TT No.43: Mike Latham - Sat 3rd October 2009; Active Nation Scottish Cup 1st Round Replay:                    Wigtown & Bladnoch 0-3 Whitehill Welfare; Admission: £5; Attendance: 190 (h/c); No programmes 




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The decision of the Scottish FA to open up their challenge cup competition in 2007 and make it more accessible to senior non league teams and the top junior ones was an inspired one.


Proof of the pudding came in an intriguing first round replay between Wigtown & Bladnoch from the South of Scotland league and Whitehill Welfare, an established East of Scotland League side whose Scottish Cup pedigree includes a tie against Celtic played at Easter Road.


The sides had drawn 1-1 in Rosewell the week before, a tie apparently not without incident.  Both goals came from penalties, the equaliser from the home side also seeing the visiting goalkeeper dismissed.


The replay in Wigtown was not the biggest event in the town on the day- styled as Scotland’s ‘Book Town’ a festival had been arranged and attracted large crowds thronging the market square.


A pre-match lunch at the excellent Café Cree in Newton Stewart highlighted the thinking in these parts.  ‘Are you here for the book festival?’ enquired the chef, who looked nonplussed when the reply came, ‘No, the football.’


Wigtown is situated about six miles south of Newton Stewart in glorious rolling countryside. An agricultural town of around one thousand inhabitants, Wigtown has a long and interesting history. Trammondford Park looked at its best in the strong autumnal sunshine and around 200 spectators, including a good following from Rosewell looked forward to an interesting tie with a second round date against South of Scotland League leaders Threave Rovers the prize for the winners.


One thing that has struck me about games in Scotland is how excellent are the referees and linesmen compared to their English counterparts.  The referee for this game looked young and had two experienced men running the line- they proved a superb combination and any hint of rancour left over from the first game soon disappeared.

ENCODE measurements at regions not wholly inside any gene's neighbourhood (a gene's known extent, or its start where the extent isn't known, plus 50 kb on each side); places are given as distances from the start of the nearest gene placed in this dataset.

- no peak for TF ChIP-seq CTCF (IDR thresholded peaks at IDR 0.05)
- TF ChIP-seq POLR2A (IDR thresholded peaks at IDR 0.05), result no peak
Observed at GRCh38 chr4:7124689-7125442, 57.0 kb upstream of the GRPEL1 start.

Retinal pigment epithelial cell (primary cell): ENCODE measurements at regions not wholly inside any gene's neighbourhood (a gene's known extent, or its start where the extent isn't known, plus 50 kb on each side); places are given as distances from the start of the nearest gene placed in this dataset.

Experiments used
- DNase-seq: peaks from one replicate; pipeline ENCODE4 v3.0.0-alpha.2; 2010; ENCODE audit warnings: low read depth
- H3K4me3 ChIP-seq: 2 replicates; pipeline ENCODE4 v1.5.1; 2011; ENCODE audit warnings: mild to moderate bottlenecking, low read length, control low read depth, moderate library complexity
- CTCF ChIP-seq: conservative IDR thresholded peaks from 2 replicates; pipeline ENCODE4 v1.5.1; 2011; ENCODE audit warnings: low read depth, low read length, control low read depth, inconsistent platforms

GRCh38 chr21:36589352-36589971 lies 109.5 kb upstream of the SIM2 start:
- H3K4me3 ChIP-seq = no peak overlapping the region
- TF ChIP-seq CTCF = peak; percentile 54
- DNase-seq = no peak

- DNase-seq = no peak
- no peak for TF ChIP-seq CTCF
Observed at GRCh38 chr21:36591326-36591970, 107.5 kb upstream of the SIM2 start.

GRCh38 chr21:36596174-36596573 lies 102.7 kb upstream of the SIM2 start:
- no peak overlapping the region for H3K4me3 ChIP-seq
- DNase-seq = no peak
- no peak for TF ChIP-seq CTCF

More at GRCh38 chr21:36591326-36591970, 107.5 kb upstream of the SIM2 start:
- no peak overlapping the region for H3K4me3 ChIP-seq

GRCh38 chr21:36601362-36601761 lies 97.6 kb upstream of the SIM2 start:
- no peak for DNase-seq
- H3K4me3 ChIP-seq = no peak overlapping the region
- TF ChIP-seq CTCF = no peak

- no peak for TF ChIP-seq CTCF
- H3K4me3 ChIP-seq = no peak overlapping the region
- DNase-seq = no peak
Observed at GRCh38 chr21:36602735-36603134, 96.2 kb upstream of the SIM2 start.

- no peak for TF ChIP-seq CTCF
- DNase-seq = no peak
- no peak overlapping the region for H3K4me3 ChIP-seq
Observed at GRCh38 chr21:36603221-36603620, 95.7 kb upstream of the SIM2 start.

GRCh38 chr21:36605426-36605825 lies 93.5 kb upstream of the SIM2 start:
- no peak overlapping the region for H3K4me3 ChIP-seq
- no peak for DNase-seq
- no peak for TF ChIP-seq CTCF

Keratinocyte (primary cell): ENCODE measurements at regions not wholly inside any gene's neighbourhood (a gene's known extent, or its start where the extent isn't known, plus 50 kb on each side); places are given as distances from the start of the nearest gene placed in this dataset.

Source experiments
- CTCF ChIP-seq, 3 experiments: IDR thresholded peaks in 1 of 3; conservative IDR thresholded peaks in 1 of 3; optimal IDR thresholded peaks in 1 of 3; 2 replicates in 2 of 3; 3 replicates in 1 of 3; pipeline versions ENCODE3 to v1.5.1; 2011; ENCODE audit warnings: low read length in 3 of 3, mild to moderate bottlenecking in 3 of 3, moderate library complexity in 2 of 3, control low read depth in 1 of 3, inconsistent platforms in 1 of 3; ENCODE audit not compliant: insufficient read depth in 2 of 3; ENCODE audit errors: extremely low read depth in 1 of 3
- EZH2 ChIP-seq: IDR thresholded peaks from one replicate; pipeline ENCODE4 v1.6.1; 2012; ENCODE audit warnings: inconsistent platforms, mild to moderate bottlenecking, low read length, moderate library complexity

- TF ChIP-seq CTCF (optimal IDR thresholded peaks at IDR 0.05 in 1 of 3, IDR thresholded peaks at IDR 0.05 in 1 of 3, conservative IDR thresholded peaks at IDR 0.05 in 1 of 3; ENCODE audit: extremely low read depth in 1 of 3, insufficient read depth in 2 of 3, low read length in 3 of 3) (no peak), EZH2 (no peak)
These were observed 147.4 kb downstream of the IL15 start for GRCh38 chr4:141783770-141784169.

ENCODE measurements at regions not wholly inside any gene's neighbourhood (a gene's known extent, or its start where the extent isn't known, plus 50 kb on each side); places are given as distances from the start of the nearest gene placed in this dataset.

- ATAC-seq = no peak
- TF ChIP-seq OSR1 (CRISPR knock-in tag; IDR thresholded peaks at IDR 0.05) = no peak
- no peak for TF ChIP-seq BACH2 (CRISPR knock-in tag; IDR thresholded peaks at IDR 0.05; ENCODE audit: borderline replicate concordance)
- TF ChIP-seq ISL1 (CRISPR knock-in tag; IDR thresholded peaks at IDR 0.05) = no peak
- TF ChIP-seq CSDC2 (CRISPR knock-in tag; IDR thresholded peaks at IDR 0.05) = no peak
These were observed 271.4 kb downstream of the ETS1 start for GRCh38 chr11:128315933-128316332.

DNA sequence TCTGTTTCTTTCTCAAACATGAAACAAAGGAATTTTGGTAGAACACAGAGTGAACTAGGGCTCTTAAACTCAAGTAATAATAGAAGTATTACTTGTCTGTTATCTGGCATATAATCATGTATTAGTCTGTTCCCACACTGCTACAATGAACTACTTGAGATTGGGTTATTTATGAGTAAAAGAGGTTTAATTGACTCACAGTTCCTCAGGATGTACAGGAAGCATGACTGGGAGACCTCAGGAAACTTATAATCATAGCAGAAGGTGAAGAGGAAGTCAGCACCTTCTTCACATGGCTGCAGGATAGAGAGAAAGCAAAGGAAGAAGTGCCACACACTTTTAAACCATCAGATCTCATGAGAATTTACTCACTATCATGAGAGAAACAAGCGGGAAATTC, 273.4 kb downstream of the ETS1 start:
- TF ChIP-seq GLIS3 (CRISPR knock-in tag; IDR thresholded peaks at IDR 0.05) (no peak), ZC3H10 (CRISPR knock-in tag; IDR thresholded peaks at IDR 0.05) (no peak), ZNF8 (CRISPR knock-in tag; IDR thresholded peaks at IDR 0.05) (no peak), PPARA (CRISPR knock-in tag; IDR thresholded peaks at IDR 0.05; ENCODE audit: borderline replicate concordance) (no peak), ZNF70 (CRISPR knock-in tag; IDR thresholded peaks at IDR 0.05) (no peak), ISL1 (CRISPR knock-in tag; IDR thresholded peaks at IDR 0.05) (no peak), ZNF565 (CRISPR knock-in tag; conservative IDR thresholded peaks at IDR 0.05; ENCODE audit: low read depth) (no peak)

As the game progressed, Whitehill's superior skill, fitness and organisation began to show and in the end the score-line was a fair reflection on the difference between the teams. But Wigtown may contend the game would have finished differently had their best spell, early in the second half, been rewarded with a goal.

Trammondford Park is situated in open countryside midway between Wigtown and Bladnoch. I was informed that a pub and distillery, which welcomes visitors has been making an outstanding single malt whisky since 1817, ‘Spirit of the Lowlands’ is located in Bladnoch but sadly did not get the chance to visit.


Located next to the town’s nine-hole golf course there is plenty of parking within the ground and the only problem was seeking out someone to proffer the admission charge.  Enquires about a programme were met with an air of incredulity.


The only spectator cover is a small enclosure on the halfway line.  Opposite that the impressive dug-outs are located.  The ground was in excellent order with a sturdy post and rail fence around the pitch, though the playing area has the look of meadow land and may be prone to flooding in the winter months. Refreshments appeared to be available from a structure by the side of the dressing rooms but it was initially unclear whether this was for officials only or for everyone.


A friend of mine, far better versed in the league than me, reckons that Wigtown’s ground is arguably the most pleasing of the South of Scotland's 'Scottish Cup' grounds. I certainly enjoyed my afternoon there. 

v2 contributed on 05/10/09